First, I don’t think this is an asteroid strike. Those happen fast, and are unequivocal impact events. For environmental law, that would mean something like we wake up one day and there is no Clean Water Act, Clean Air Act, Endangered Species Act, and so on—they went the way of the dinosaurs. There is no evidence that is in the cards, even if it were in the plans. The fact is that our governance system, notwithstanding the critiques, makes it immensely difficult for any new administration, regardless of its agenda and mandate, to accomplish an asteroid strike on environmental or any other field of law. Power is too dispersed, procedures are enforced, courts step in, the public pushes back, election cycles are short, politics can turn to molasses, and so on. Notwithstanding all the hype from both sides, the Trump Administration so far has not proven to be that big of an event. Arguably, though, asteroid strikes have happened in our not too distant past—the Great Depression and WWII were impact events that threw our entire governance system into a regime shift, leading to the dawn of the regulatory state. Were an external global event of that magnitude and threat to occur, its combined effect with the Trump Administration’s agenda could be a very hard blow indeed.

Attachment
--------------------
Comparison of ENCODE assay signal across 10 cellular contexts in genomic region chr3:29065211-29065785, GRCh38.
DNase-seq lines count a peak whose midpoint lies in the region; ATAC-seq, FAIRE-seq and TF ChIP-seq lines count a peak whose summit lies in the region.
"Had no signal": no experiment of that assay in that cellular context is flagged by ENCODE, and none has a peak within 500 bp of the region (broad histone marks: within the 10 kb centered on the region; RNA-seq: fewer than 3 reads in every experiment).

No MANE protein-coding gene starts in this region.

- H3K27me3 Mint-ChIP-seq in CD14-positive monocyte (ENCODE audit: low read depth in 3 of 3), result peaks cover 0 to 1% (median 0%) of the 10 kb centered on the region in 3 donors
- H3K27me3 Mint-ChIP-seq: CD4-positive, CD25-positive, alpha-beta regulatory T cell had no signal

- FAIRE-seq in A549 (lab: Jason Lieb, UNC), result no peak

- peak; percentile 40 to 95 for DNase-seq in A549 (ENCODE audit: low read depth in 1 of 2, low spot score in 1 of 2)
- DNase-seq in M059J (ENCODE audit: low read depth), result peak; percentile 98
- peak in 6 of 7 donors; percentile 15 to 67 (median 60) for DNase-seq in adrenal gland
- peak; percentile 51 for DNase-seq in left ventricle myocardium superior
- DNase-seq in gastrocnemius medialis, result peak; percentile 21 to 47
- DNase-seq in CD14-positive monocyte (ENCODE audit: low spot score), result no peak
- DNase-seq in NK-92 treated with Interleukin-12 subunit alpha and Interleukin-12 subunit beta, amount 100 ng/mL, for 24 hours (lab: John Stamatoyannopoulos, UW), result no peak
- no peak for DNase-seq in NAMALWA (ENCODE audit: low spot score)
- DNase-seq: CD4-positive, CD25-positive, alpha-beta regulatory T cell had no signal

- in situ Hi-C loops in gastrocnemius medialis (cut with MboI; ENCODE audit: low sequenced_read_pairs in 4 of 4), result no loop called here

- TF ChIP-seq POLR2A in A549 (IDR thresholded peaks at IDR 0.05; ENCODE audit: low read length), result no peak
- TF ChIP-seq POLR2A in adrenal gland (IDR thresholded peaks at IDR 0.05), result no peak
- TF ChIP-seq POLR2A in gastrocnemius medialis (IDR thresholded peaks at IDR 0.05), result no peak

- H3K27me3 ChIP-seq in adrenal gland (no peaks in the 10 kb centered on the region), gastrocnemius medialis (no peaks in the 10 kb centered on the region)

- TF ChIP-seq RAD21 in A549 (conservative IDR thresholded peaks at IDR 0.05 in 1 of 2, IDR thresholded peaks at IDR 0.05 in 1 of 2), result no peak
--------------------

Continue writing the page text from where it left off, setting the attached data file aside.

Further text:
Rather, the evidence thus far is that the Trump Administration, for environmental law and many other fields, looks like a 500-year flood.  It has pushed really hard on all those resilience mechanisms just mentioned, but they are pushing really hard back. And I don’t see it getting near the last straw. I follow the Endangered Species Act very closely from a centrist position—I am no starry-eyed fan or red-eyed critic—and I from what I observe there is zero chance of it going away. But there is a 100 percent chance it will experience broad and deep regulatory and policy reform—it’s well underway already—and perhaps some legislative tinkering. This almost surely will be an outlier disturbance event, like a 500-year flood, and may deplete the resilience reserve more than usual, but it will not wipe it out.  As for other corners of environmental law, I leave that to their respective experts, but my sense is that it is largely the same story.

Again, I’ve tried not to imprint my own politics onto this analysis. Like an ecologist studying an ecosystem under disturbance, I’m simply asking, how big a disturbance to environmental law are the policies of the Trump Administration? We all agree they are big and intended to be so. But ten years from now, will we be playing between the ten, twenty, thirty, or forty yard lines on the football field, or will we be playing soccer on the pitch? I guess only time will tell, but I’m sticking with my seats on the 50-yard line for now.